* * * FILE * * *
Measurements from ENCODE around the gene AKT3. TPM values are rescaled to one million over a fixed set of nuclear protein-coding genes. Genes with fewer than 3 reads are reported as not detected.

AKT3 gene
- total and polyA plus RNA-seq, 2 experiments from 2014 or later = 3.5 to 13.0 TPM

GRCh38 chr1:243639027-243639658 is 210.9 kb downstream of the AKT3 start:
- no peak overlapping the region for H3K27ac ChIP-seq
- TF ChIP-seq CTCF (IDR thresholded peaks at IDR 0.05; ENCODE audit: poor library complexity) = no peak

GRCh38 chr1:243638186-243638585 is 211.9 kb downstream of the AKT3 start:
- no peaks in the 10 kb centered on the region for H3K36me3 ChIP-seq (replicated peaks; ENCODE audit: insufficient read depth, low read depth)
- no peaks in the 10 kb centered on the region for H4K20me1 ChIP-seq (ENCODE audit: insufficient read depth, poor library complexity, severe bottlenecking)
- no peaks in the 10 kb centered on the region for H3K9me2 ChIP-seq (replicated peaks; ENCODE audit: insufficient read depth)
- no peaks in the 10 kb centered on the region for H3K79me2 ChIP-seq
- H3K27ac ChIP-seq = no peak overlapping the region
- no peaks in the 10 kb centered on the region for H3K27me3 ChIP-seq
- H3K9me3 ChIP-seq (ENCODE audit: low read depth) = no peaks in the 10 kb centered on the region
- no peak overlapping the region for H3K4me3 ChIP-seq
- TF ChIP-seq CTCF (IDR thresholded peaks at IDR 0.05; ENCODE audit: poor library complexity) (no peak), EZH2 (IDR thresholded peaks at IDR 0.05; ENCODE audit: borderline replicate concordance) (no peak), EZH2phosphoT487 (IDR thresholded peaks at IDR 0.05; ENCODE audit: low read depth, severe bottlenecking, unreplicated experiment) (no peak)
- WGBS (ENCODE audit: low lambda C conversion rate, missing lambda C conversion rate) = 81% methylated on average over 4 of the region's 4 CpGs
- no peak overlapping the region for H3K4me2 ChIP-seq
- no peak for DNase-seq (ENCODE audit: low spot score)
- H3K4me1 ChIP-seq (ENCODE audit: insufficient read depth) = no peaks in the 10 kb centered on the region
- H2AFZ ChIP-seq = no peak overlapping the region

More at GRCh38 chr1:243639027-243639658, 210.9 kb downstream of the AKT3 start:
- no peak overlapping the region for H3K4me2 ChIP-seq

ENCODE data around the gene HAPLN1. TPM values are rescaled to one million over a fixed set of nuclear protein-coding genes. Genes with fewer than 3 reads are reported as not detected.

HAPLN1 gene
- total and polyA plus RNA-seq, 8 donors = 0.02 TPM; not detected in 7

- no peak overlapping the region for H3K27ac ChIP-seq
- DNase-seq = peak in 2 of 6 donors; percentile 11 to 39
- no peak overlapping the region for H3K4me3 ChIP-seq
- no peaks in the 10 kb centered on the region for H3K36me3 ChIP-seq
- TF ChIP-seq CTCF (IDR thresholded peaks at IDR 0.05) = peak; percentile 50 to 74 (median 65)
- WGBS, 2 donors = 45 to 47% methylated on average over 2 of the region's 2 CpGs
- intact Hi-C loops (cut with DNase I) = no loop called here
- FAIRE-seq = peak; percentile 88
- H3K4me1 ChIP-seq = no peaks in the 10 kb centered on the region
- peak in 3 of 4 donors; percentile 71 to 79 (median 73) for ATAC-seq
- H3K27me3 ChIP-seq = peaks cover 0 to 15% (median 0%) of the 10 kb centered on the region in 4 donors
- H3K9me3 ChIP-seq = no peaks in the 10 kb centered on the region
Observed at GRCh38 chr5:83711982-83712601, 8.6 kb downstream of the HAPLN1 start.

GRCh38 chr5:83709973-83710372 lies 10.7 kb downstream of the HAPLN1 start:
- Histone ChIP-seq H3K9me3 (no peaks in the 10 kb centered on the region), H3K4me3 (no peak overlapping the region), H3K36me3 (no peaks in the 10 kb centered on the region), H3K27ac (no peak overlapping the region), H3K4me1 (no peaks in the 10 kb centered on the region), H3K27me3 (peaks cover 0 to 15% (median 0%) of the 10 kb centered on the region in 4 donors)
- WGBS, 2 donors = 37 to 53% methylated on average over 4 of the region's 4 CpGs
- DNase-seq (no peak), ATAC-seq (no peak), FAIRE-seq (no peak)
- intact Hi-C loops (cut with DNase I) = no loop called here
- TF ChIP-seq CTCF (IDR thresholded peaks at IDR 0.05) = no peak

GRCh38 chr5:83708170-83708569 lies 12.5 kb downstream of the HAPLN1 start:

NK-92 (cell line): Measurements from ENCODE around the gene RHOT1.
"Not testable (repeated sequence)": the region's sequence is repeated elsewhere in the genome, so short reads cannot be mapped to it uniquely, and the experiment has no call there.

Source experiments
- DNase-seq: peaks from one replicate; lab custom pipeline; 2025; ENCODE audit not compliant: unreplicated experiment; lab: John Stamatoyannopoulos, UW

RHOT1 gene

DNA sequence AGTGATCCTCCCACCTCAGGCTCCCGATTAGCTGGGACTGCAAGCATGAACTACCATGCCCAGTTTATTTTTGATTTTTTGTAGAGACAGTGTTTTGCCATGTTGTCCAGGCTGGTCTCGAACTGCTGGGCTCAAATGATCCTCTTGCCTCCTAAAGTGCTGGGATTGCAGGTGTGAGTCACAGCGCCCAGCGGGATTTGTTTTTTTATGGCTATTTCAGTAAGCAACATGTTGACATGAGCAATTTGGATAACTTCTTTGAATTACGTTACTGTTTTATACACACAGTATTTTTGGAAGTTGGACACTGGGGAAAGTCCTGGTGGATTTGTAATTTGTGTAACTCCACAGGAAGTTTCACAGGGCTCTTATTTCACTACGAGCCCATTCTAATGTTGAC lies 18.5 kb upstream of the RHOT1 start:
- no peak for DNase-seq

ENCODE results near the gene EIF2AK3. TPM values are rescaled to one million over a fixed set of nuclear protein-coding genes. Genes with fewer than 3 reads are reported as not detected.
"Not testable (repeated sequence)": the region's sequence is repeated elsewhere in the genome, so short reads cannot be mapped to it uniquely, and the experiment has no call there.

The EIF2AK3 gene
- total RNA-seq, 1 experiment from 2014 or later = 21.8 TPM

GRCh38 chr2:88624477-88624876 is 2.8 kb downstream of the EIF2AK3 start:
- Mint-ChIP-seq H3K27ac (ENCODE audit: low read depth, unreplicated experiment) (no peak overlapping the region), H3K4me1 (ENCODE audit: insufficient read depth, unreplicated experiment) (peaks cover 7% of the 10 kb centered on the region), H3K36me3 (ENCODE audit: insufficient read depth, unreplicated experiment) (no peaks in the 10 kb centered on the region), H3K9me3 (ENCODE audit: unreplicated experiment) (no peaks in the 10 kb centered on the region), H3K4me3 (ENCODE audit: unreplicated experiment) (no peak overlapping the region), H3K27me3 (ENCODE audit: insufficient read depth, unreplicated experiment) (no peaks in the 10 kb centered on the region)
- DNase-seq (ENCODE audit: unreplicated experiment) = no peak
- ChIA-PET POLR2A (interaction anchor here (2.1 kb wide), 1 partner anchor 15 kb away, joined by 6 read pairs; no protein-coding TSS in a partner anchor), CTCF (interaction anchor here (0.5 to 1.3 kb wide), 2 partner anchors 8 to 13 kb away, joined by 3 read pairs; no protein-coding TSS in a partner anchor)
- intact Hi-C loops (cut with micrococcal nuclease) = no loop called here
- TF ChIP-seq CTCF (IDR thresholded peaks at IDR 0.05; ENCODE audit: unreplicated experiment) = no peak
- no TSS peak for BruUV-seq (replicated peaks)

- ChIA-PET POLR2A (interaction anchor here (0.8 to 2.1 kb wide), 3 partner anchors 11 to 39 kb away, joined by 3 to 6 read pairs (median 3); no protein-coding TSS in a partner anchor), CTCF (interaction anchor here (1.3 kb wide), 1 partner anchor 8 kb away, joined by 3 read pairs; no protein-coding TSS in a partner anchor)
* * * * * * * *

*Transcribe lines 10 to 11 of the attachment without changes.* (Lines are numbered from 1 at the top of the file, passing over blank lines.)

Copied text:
- no peaks in the 10 kb centered on the region for H3K9me2 ChIP-seq (replicated peaks; ENCODE audit: insufficient read depth)
- no peaks in the 10 kb centered on the region for H3K79me2 ChIP-seq